We’re sitting alone in his bus, me and Willie, drinking coffee and sharing a smoke, two geezers talking about how it feels to approach age 65, commiserating about the predictable decline of kidneys, eyesight, knee joints, rotator cuffs, and sexual appetites. We agree that when dealing with life’s vagaries—the hits, misses, insights, and sorrows—attitude is everything. “However you want things to be,” Willie assures me, “create them in your own mind, and they’ll be that way.”
The miles are mapped on his face and crusted in his voice, which seems less melodic by daylight. Willie traveled all day yesterday, Thanksgiving Day, 1997, arriving in Las Vegas from the Bahamas just before show time. When he was in the Bahamas in 1978, I remind him, they threw him in jail for smoking pot and then banished him from the island for life. So they did, Willie recalls with a nod. He was so happy to be free of that damned jail he jumped off a curb and broke his foot. The following night, his foot in a cast, he celebrated again by firing up an Austin Torpedo on the roof of President Jimmy Carter’s White House: “That was an incredible moment, sitting there watching all the lights. I wasn’t aware until then that all roads led to the Capitol, that it was the center of the world.” Also the safest spot in America to smoke a joint, he adds. Willie credits God and the hemp plant for much of his good fortune and openly advocates both at every opportunity. Without encouragement he begins to list the consumer items produced by the lowly plant—shirts, shorts, granola bars, paper products, motor fuel, not to mention extremely enlightening smoke. “Did you realize the first draft of our Constitution was written on hemp paper?” he marvels.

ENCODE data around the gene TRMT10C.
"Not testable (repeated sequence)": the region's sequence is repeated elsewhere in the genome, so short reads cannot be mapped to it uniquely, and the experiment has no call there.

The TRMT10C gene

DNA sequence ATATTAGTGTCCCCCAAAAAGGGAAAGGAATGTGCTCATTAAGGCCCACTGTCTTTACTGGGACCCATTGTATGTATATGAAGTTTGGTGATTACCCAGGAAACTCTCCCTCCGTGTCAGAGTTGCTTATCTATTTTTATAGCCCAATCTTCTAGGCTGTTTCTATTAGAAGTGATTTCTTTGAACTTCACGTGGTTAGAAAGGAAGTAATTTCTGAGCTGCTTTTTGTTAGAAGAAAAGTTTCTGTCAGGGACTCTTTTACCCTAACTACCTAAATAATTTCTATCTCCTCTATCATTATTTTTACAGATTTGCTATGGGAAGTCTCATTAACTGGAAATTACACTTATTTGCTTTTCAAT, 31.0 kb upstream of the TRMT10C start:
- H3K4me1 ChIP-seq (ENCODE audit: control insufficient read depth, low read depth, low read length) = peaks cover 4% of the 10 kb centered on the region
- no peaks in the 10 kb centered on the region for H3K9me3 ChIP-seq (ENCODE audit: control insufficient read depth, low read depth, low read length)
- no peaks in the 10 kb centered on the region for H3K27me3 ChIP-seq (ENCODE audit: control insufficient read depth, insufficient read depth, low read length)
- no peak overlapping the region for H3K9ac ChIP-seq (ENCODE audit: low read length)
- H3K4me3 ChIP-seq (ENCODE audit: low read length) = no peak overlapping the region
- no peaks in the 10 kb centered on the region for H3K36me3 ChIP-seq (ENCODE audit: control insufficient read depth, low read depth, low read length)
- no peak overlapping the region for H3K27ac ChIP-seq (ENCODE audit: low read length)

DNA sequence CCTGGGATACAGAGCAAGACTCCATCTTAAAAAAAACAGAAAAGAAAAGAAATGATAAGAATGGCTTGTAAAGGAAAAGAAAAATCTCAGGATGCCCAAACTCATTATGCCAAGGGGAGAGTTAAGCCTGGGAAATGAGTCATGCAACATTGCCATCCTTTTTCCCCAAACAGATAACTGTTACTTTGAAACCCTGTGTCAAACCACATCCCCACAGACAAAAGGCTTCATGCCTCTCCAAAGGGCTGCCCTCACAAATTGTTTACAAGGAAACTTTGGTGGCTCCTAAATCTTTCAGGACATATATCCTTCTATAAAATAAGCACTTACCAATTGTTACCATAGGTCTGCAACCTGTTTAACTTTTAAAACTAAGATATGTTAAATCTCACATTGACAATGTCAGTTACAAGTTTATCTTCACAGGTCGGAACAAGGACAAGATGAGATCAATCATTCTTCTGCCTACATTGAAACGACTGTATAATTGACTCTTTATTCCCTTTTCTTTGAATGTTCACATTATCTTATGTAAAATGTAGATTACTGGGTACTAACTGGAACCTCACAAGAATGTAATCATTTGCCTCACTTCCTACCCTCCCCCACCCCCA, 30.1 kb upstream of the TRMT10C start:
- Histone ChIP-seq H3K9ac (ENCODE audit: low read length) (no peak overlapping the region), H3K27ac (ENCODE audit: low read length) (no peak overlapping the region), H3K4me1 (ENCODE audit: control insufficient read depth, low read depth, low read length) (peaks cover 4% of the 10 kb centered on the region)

From the window of the bus we can see the afternoon players drifting through the front entrance of the Orleans Hotel and Casino. Though management has reserved a suite for Willie in the hotel, by long habit he sleeps aboard his bus, venturing out only to play golf or make it onstage in time for the first note of “Whiskey River,” his traditional opening number. Willie says that inside his head is a network of communication outlets, that he has a mental tape recorder that starts with “Whiskey River” and lasts two and a half hours—the time needed to complete a concert. He also receives messages from angels and archangels and several bands of broadcast signals, some in